True denial: analyzing the True proxy attack

16 Jan 2014

Over the weekend, news broke in social media circles that True’s transparent proxy had been compromised and was serving up compromised Google Ad Javascript files that had hard-coded ads of a rather dubious nature.

That attack stopped almost immediately after the news was blogged, but not before a network engineer on True Internet was able to duplicate the results independently and shared with me many of his logs.

True has also since issued an official reply saying that the issue was due to malware on users’ computers and not their fault.

“Our systems show no signs of being compromised and everything is functioning as normal. In the past True has had users complain of this behaviour and it was discovered that these users lacked sufficient protection which led to strange behaviour and changes in browser data,” the the spokesperson wrote to me in Thai.

The email went on to say that local caching was something done by every ISP in the world to improve users speed and quality of service and closed by reassuring me that they had in place continuous security tests to ensure quality of service for their customers.

It almost made me feel sorry for the PR person who had to write that letter considering the mountain of logs I had with evidence to the contrary.

To recap, for a number of months prior to the discovery, a small number of users were complaining of annoying pop-ups to a number of dodgy sites such, a Bitcoin ponzi-scheme site.

The problem was first reported to True, by a user known as @Icez, who posted his experience and analysis of the problem on popular Thai webboard on 8 December - over a month before @_JacobFish’s English-language post.

A fresh install of Windows 8, Linux and even Android phones, with different web browsers (both Chrome and Firefox) were all tested and all exhibited the symptom intermittently.

Digging deeper, it emerged that the problem lay with one particular Google ad Javascript file, pubads_impl_32.js. The compromised version was hard-coded with the scamming websites (with a referral ID which should have made it possible to locate were the police competent and True not in denial). The hacked version was just 7 kb in size, whereas the genuine version is 59 kb.

Google has a number of servers that resolved to in the subnet 173.194.126./0. Fetching pubads_impl_32.js from most of the servers will return the full-size uncompromised version, but fetching it from would result in the poisoned version.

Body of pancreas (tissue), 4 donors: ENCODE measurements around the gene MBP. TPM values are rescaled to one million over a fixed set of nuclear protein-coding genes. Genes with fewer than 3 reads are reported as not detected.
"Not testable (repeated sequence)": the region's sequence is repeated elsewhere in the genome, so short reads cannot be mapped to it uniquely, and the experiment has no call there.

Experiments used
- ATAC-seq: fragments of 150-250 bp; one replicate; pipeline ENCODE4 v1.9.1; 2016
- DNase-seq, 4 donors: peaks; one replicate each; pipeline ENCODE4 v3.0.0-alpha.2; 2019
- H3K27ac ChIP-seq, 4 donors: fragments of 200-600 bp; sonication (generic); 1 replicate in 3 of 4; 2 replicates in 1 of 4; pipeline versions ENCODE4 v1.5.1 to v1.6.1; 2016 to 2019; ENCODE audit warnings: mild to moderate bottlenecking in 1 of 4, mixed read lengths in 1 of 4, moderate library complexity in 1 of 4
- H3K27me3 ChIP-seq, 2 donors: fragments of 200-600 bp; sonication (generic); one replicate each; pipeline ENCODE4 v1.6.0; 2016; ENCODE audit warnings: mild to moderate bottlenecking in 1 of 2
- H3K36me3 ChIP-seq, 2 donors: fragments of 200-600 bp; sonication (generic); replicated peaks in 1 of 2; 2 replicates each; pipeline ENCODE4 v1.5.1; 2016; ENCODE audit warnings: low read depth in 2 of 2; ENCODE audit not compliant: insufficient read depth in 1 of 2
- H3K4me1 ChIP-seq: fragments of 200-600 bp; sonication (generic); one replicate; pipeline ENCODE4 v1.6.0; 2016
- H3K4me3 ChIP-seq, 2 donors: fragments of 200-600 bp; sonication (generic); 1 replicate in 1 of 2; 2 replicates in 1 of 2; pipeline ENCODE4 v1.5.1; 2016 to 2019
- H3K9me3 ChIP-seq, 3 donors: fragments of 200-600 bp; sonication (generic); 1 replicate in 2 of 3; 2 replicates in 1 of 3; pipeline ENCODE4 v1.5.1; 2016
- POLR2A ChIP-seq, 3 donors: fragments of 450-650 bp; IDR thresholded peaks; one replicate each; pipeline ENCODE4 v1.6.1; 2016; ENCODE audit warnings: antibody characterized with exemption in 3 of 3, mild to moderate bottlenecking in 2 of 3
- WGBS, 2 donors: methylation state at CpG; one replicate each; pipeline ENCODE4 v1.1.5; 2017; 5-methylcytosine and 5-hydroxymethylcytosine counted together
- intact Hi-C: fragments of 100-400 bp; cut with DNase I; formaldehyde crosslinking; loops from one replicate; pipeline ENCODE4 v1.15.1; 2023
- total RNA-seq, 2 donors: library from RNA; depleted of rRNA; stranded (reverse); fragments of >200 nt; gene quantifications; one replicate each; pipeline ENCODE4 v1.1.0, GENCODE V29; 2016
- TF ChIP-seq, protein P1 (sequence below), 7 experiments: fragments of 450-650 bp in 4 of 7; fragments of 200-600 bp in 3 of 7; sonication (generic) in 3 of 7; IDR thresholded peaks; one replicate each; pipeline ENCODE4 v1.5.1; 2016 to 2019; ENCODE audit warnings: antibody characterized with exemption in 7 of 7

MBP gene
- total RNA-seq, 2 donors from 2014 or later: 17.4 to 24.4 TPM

However, this would only happen from within True Internet. Downloading the file from via a VPN to somewhere or over Dtac 3G or from any other ISP would not yield the compromised file.

All this ceased on Saturday night, hours after Twitter users @_JacobFish published some details of the attack on a blog in English.

It would not be unreasonable to assume that someone had managed to compromise True’s transparent proxy to redirect Google’s from the real address to a compromised server which served up the compromised file, the same way undesirable websites are censored in Thailand.

The question is, what does this all mean and should we be worried?

The network engineer who helped perform the analysis put it bluntly: True has no clue what they are doing and they issued that statement about users PC’s being infected with malware to save face. Well, actually he used a couple of expletives that would not be safe for publication, but that was the gist of it.

The optimistic view was that there was an attack, perhaps even an insider wanting to make some money on the side, which was detected by True and shut down on Saturday night. While on the other hand, True PR was given that statement to placate the public into a sense of security. Mainstream media bought the explanation and some newspapers printed True’s alabi verbatim.

The other possibility was that True really has no idea what happened and the hacker simply disabled the redirect and is lying low, still with access to True’s transparent proxy, still looking at the browsing habits of users, still ready to plant malware... perhaps this time of a more malicious nature rather than just cheap ponzi-scheme pop-up referrals.

Having a mega-corporation running things and controlling access to information (and food) is bad. Having a clueless mega-corporation that is out-run and out-witted by a hacker is even worse.

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